(“Why am I Always So Tired?” – How Discerning the Cost of Anything is Essential to Living Well, Part III)
Most of us think about the cost of a thing is how much money we have to spend on it. But really, it’s how much life we have to spend on it. Life cost can be considered, practically, in terms of time, energy, and emotional expenditure.
Energy is a life-cost closely related to time, but rarely considered on its own terms. We might know that a task will cost us 2 hours to complete – but have you ever noticed that the very same task can cost 2 hours one day and 45 minutes the next? That’s because how much time something costs can depend on how much energy we have to spend. (This isn’t true of all activities, of course: a 3 hour train ride is a 3 hour train ride, no matter how tired we are.)
Unlike time, energy is not a fixed asset. Some activities drain us, while others seem to leave us with more energy than when we started. If we’re paying attention, we’ll know ourselves well enough to be able to judge our daily energy gains and losses.
Practical Tips for Discerning Energy-Cost in Our Lives
If this is a new concept to you, start with an easy gauging activity: make a list of all the things you do in a day. Next to each one, give a rating from -10 to +10, indicating how drained or charged you feel at the end of each one. Looking at the page should offer a pretty clear picture of how much energy you’re dealing with during your daily routine.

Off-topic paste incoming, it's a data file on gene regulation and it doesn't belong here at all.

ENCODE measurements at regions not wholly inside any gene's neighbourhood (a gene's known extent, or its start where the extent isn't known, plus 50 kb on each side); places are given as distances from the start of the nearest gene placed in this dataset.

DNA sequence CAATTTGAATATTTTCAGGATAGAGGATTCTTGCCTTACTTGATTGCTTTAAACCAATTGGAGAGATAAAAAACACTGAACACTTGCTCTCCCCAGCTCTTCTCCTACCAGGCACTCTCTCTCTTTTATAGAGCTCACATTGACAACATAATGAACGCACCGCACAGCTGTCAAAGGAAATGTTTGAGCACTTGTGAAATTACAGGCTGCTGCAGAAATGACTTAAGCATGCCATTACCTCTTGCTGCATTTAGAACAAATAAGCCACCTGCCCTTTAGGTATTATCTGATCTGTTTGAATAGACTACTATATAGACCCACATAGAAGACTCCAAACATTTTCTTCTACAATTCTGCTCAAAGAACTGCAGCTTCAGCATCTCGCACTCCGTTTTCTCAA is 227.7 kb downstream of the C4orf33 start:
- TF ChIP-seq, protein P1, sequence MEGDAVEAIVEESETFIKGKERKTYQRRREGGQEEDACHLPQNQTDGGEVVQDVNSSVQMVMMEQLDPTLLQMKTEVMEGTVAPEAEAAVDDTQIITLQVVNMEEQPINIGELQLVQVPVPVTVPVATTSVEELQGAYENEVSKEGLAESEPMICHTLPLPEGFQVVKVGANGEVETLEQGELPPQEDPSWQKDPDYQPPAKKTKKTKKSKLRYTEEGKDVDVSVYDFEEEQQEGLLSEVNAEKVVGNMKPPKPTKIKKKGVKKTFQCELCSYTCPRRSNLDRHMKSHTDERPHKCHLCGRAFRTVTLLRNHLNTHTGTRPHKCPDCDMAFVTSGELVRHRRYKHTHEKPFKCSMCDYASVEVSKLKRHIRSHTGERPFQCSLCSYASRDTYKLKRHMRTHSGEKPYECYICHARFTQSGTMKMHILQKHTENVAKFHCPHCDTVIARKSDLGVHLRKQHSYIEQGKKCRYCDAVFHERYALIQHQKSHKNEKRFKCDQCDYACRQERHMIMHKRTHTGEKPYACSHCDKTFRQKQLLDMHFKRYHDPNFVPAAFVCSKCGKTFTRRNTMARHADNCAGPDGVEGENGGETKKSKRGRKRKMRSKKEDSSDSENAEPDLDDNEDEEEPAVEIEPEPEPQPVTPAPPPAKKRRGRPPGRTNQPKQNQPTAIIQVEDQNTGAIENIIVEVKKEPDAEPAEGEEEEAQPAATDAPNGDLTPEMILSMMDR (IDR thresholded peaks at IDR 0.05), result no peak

Spending our energy – just like spending our time or money – isn’t necessarily a bad thing: some activities are draining (expensive) but worth it.* The key is that we’re attentive and intentional about how we invest our energy. If every single activity of our life drained our energy, we’d reach burnout pretty quickly. Are we considerate of how to make sure we spend some of our life on things that recharge and refresh us?
Here’s an example:
Most parents of small children find themselves in an energy-draining season of life. They are often balancing the challenging work of raising small (irrational) people who don’t sleep well, with trying to earn a living, keep up a home, and maintain their marriage. Each of these activities in themselves are, in terms of energy, expensive but worth it to the parents who have chosen them.
The problem is, these expensive-but-worth-it seasons of life can leave us completely drained of energy, and as a result, feeling completely drained of life. The life-cost, in terms of energy, is extremely high.
While in these energy-draining seasons, each person can help themselves and others to avoid burnout by simply discerning how they might invest some of their energy in things that actually recharge and refresh them. Maybe it’s getting more regular sleep by sending the children to a grandparent sleep-over on the weekend. Maybe it’s taking one hour a week by themselves to run, paint, read a book, or whatever leaves them feeling more like themselves. Maybe it’s instituting daily quiet time, drinking more water, or phoning a friend.
While different for every person, it’s important to discern how to bring life-building, rather than life-draining, activities into our days. Most of us worry about having enough money: do we consider how we might get enough energy?
*Of course, not all draining seasons of life are expensive-but-worth-it. Some are a waste of energy. Some of us spend our lives and hand over our energy to jobs that we hate or truly toxic relationships for no good reason. We would do well to ask about our energy what we ask about our money: is this a good investment? Am I trading my life for something truly worthwhile? If not, how can I change?
Am I trading in my best energy for the things I want to invest in the most?